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What are Pituitary Tumors?

Pituitary tumors are abnormal growths within the pituitary gland, a small gland located near the base of the brain. Pituitary tumors can be either functioning or non-functioning. Functioning tumors secrete pituitary hormones that can lead to a clinical syndrome, while non-functioning tumors are those that can cause a syndrome by not secreting pituitary hormones.  

The majority of pituitary tumors are benign growths, also known as pituitary adenomas. These are non-cancerous and do not spread to other parts of your body.

Symptoms of Pituitary Tumors

Tumors of the pituitary gland cause symptoms in the following ways:

  • Overproduction of one of the hormones that it produces, which include growth hormones, thyroid-stimulating hormone (TSH), prolactin, adrenocorticotropic hormone (ACTH), and gonadotropins.
  • Growth of the tumor, which compresses the pituitary gland and inhibits the production of one or more of the hormones as mentioned above.
  • Growth of the tumor, which compresses the optic nerves or the nerves controlling eye movements resulting in double-vision or vision loss.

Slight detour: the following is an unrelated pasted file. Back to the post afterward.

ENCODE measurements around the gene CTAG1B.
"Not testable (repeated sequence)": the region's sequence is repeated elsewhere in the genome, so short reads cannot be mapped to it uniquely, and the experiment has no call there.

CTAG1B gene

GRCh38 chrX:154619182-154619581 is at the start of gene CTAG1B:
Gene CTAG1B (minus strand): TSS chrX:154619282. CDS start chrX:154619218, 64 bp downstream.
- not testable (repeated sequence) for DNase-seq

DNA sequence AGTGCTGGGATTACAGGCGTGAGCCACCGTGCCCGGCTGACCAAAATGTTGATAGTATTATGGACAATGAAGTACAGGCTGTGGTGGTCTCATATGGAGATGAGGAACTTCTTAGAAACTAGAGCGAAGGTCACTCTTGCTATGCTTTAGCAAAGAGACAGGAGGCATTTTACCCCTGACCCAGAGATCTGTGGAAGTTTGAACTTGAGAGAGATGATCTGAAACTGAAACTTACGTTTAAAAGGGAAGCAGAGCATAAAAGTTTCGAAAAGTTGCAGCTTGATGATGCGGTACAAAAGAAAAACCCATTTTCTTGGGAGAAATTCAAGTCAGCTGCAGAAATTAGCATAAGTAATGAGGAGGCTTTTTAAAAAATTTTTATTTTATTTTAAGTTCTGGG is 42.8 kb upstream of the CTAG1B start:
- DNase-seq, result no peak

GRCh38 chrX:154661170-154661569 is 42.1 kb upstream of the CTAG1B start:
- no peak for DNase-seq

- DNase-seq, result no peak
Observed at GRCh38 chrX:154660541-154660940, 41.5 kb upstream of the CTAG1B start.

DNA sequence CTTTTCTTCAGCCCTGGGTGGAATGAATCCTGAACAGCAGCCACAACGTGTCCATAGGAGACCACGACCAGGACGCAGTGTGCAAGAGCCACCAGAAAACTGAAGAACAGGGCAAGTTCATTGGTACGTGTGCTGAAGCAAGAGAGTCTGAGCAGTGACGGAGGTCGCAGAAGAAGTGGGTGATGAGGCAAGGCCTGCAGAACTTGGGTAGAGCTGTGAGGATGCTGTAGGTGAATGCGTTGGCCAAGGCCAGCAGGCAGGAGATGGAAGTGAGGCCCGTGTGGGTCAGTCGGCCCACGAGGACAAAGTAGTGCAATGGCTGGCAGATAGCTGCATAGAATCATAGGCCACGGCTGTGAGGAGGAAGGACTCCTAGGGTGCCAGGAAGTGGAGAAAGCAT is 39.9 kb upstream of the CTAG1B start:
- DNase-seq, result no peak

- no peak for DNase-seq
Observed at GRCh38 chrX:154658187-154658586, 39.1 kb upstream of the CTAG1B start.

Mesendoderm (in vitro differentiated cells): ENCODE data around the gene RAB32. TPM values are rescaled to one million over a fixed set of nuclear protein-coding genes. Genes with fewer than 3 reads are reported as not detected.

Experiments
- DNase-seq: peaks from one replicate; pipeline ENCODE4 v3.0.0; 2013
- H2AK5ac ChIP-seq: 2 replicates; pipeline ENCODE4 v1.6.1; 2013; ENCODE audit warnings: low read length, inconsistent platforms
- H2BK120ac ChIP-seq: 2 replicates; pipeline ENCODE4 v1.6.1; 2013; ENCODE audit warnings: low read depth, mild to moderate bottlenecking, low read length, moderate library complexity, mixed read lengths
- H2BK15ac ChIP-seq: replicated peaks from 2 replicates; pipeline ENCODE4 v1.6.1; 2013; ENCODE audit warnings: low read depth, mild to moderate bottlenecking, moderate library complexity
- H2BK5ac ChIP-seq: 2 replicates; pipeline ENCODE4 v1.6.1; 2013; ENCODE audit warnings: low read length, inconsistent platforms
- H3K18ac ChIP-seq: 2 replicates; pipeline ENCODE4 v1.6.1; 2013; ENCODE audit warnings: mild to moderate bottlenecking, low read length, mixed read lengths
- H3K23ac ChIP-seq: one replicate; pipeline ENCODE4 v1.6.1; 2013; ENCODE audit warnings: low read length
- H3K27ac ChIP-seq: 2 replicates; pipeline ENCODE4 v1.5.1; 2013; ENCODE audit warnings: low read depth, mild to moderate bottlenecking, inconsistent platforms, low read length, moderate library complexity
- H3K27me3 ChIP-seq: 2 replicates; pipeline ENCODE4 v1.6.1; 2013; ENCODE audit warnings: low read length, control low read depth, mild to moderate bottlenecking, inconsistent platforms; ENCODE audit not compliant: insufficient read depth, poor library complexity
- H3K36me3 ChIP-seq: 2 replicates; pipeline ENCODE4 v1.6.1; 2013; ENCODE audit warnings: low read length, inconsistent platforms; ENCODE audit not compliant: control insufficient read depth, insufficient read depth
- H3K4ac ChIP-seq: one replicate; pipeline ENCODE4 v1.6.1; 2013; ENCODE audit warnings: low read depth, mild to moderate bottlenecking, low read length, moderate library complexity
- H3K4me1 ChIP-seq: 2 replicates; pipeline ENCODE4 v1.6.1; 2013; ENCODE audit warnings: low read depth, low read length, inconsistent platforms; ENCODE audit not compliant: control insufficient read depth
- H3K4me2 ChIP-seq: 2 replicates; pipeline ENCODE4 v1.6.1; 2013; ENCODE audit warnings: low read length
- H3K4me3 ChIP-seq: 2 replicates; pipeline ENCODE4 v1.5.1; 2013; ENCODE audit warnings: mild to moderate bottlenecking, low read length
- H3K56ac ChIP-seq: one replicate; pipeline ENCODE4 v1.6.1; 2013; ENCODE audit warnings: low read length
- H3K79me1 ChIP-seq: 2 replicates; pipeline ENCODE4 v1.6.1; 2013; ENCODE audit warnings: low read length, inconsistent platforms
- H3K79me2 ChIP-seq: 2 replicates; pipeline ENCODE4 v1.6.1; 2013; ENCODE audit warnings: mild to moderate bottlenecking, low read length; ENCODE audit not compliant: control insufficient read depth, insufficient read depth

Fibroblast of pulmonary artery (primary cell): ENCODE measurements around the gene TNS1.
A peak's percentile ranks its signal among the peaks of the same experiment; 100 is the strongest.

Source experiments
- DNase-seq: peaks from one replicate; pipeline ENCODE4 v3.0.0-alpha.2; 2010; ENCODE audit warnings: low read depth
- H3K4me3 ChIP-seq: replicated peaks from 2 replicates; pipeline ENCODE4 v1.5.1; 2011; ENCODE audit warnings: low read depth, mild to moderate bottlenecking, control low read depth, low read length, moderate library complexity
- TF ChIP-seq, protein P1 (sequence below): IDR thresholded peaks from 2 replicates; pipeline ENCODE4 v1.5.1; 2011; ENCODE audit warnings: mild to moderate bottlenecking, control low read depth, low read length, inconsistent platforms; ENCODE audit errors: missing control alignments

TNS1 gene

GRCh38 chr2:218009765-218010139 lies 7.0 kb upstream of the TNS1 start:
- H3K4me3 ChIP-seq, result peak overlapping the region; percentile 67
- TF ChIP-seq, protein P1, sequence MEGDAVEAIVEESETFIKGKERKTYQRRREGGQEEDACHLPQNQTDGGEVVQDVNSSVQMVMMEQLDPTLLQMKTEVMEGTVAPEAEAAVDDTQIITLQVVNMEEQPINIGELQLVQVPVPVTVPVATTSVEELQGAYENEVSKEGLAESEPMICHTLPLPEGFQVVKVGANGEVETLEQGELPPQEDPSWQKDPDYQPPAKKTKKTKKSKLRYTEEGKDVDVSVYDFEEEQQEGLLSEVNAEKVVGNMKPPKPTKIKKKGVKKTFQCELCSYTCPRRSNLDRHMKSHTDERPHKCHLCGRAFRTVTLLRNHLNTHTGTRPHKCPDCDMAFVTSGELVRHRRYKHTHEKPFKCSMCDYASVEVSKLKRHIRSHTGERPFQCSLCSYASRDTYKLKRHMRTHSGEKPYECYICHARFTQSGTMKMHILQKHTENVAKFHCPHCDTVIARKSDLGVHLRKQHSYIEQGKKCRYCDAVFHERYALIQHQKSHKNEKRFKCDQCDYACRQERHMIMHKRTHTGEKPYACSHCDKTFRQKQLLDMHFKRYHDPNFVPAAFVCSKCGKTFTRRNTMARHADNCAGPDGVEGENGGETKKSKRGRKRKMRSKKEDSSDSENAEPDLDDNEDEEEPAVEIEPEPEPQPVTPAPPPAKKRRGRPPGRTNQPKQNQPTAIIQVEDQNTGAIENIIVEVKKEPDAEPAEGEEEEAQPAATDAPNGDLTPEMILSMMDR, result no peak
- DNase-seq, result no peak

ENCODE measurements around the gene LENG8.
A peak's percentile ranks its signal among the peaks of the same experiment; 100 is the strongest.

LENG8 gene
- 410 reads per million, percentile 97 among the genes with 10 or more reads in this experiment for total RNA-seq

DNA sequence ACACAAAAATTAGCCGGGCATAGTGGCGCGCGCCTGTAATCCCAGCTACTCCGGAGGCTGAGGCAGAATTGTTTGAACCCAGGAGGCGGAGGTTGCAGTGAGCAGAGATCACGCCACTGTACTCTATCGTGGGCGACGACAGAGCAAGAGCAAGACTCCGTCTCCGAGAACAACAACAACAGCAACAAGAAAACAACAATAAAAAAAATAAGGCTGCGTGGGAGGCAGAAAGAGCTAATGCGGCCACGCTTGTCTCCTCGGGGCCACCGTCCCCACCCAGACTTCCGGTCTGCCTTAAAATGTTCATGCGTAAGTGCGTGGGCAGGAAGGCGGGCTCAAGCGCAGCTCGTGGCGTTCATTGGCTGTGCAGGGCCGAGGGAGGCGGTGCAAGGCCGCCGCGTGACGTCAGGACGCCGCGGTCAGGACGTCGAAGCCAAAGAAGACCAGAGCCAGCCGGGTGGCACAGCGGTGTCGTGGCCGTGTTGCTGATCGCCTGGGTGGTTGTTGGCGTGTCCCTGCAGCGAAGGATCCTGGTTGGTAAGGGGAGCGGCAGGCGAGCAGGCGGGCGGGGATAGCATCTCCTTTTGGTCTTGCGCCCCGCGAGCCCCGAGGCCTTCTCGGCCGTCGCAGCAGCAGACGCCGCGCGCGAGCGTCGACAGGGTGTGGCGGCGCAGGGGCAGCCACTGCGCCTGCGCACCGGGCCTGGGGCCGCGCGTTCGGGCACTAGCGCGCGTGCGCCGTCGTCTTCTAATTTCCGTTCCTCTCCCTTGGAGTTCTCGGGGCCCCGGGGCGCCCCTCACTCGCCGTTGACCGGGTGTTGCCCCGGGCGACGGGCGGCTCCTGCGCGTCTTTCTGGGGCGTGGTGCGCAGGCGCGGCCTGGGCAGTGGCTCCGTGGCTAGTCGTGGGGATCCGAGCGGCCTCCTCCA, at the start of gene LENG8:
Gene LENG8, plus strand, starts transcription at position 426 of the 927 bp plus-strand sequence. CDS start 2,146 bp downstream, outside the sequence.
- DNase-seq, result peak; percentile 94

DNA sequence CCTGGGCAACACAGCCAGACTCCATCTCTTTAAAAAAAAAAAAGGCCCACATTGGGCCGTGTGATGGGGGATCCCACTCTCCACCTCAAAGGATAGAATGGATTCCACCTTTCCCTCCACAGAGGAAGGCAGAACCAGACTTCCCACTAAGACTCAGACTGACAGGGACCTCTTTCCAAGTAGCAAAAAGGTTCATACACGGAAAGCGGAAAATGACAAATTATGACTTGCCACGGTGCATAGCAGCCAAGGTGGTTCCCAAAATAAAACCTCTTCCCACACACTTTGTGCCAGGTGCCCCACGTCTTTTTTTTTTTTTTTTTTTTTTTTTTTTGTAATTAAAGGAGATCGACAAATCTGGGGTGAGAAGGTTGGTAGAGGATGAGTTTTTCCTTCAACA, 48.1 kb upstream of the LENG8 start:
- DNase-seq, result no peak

Some of the common symptoms include:

  • Headaches
  • Mood changes
  • Irritability
  • Vision problems
  • Fatigue
  • Irregular periods in women
  • Infertility
  • Erectile dysfunction
  • Inappropriate production of breast milk
  • Acromegaly: the abnormal increase in the size of the bones of the hands, feet, and face

Diagnosis of Pituitary Tumors

When you present to the clinic with the above symptoms, your doctor will review your medical history and perform a thorough physical examination. Blood and urine tests will be ordered to check the hormone levels. Imaging studies such as CT scan or MRI are performed to identify the tumor type, size, and location. Vision testing may also be performed to determine if the tumor is affecting your optic nerves.

Treatment of Pituitary Tumors

Your doctor will determine treatment depending on the size, location, spread of the tumor, age, and overall health. Surgery may be recommended to completely remove isolated tumors or those that have spread, to relieve symptoms or release pressure on surrounding structures. Tumors that have spread are usually treated by radiotherapy or high energy radiation. These treatments may shrink the tumor, making surgical removal easier, and can eradicate any remaining cancer cells after surgical excision. Some pituitary tumors may also be treated with medications to shrink them and to block excess hormone secretion.

The information available on this web site is provided for informational purposes only. This information is not intended to replace a medical consultation where a physician’s judgment may advise you about specific disorders, conditions or treatment options. We hope the information will be useful for you to become more educated about your health care decisions.